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The 2018 ComputerWeekly/TechTarget IT priorities survey, which questioned 243 IT professionals in the UK, found the proportion of respondents that plan to deploy hyper-converged infrastructure (HCI) had nearly trebled year-on-year, from 9% to 22%.
Meanwhile, those that plan to work on container management this year – of which storage is a key component – saw a jump to just over double those that planned to in 2017, from 8% of respondents to 17%.
Hyper-converged infrastructure is a key trend in the datacentre. HCI appliances bring together compute and storage in one box, often with a hypervisor built in. These nodes can then be clustered in scale-out fashion to grow performance and capacity.
Initially starting as an option for small and medium-sized enterprises (SMEs), being well-suited to organisations with fewer IT resources, HCI tools have taken off across all sizes of organisation.
Containers, meanwhile, are a form of virtualisation that operates at the host operating system (OS) level, unlike virtual machines (VMs) that each have an OS of their own. Containers have been designed to be rapidly deployable, possibly short-lived building application blocks. Their benefits are they can quickly scale and are portable between operating environments and so allow an agile response to application demand.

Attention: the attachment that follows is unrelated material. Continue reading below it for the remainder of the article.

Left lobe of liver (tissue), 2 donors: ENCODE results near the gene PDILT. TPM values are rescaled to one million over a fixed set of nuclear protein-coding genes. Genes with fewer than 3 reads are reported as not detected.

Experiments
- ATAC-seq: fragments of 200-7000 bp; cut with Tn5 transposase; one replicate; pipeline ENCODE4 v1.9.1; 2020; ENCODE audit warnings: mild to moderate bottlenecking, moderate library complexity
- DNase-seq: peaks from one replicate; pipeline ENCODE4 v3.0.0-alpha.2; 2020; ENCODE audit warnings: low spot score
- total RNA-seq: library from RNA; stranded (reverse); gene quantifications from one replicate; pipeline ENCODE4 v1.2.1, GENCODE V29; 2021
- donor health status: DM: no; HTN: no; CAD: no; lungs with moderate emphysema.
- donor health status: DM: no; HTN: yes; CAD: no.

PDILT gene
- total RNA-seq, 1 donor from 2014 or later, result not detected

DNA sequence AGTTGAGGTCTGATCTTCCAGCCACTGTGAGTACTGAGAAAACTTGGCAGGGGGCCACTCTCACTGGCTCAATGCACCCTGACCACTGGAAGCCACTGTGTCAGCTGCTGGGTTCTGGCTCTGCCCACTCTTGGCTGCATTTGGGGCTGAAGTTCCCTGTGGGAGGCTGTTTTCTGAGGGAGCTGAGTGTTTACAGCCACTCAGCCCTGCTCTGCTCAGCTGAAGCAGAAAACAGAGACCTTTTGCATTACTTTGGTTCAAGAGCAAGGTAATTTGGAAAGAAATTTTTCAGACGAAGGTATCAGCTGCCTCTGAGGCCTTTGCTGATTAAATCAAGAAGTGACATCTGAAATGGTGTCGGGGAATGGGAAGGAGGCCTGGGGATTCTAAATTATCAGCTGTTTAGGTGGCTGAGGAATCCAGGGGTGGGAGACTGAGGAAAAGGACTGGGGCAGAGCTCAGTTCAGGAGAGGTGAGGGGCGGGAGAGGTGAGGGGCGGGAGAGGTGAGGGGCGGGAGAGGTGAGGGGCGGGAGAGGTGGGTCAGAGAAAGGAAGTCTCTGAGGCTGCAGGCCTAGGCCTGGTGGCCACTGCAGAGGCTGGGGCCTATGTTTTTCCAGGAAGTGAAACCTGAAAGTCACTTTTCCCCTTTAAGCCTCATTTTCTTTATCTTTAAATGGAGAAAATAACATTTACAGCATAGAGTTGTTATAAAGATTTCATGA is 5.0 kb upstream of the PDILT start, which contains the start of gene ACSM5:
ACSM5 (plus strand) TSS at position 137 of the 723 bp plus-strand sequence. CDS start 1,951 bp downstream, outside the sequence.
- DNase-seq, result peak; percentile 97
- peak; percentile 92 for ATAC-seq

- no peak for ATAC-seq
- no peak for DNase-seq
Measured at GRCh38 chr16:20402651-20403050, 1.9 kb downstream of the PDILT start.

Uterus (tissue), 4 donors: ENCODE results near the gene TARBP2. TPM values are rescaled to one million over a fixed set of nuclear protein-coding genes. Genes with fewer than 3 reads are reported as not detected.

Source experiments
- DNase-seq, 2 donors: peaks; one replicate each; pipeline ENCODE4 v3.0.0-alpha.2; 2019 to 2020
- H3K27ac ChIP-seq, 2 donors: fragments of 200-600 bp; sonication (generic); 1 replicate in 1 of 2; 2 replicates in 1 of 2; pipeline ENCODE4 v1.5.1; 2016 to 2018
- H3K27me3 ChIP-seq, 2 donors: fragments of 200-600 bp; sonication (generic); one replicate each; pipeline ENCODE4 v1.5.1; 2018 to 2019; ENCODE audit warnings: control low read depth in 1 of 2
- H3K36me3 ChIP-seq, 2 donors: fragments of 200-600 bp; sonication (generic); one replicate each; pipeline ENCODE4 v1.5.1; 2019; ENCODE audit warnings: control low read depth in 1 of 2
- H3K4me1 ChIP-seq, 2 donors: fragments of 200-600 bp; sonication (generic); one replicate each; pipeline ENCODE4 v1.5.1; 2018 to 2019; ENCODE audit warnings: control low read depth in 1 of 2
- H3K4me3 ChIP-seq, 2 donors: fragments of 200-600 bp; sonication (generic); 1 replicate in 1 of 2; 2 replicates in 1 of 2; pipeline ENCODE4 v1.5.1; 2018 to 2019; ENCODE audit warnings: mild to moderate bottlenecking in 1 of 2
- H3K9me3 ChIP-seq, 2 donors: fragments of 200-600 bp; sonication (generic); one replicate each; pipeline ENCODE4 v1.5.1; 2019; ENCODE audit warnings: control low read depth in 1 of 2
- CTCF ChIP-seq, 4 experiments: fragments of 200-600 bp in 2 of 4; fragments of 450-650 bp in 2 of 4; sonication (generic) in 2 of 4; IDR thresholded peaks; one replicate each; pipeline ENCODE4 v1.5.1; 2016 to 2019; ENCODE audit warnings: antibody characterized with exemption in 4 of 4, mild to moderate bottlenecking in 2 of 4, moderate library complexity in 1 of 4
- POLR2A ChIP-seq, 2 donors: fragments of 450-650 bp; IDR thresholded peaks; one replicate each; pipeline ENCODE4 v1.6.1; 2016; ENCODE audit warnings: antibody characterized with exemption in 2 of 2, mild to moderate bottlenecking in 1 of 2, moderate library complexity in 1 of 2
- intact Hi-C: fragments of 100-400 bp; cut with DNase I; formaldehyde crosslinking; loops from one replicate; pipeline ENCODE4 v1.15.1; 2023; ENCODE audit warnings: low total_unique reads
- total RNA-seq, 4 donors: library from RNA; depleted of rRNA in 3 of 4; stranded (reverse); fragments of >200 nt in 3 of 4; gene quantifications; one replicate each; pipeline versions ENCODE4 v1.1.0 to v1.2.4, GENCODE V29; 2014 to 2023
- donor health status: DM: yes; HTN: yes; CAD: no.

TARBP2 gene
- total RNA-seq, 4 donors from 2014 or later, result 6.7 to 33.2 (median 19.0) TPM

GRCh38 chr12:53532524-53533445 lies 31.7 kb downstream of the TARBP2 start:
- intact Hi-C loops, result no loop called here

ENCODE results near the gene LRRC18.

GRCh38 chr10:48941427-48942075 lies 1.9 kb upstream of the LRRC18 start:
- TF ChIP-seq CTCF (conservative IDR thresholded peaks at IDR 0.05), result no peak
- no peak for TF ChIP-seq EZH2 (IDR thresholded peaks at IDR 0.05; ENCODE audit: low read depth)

Key to their use is the need to develop and manage persistent storage, with containers also used to provide a means to point to storage resources.
Read more about hyper-converged and container storage
- With compute requirements often fragmented, short-lived and bursty, traditional storage architectures can struggle to cope – so is storage in containers the solution?
- The rise of hyper-converged infrastructure – with compute, storage and networks in one box – seems ideal for SMEs, but is it always a better idea than traditional IT architecture?
Other areas that saw a growth in the number of planned deployments in 2018 included flash arrays, with 9% planning to roll them out this year compared to 6% last year, and storage for virtual environments, which saw an increase in planned deployments from 11% in 2017 to 18% this year.
The deployment of storage for virtual environments also brings with it the need to back up VMs, and here there was growth too, with 29% planning a roll-out compared to 17% in 2017.
Finally, there was a noticeable increase in plans to deploy disk for backup, up from 8% of respondents to 13%. This could include deployments of hyper-converged backup appliances, which have emerged in the past year as a means of building clusters of secondary storage for backups, with the advantages of HCI.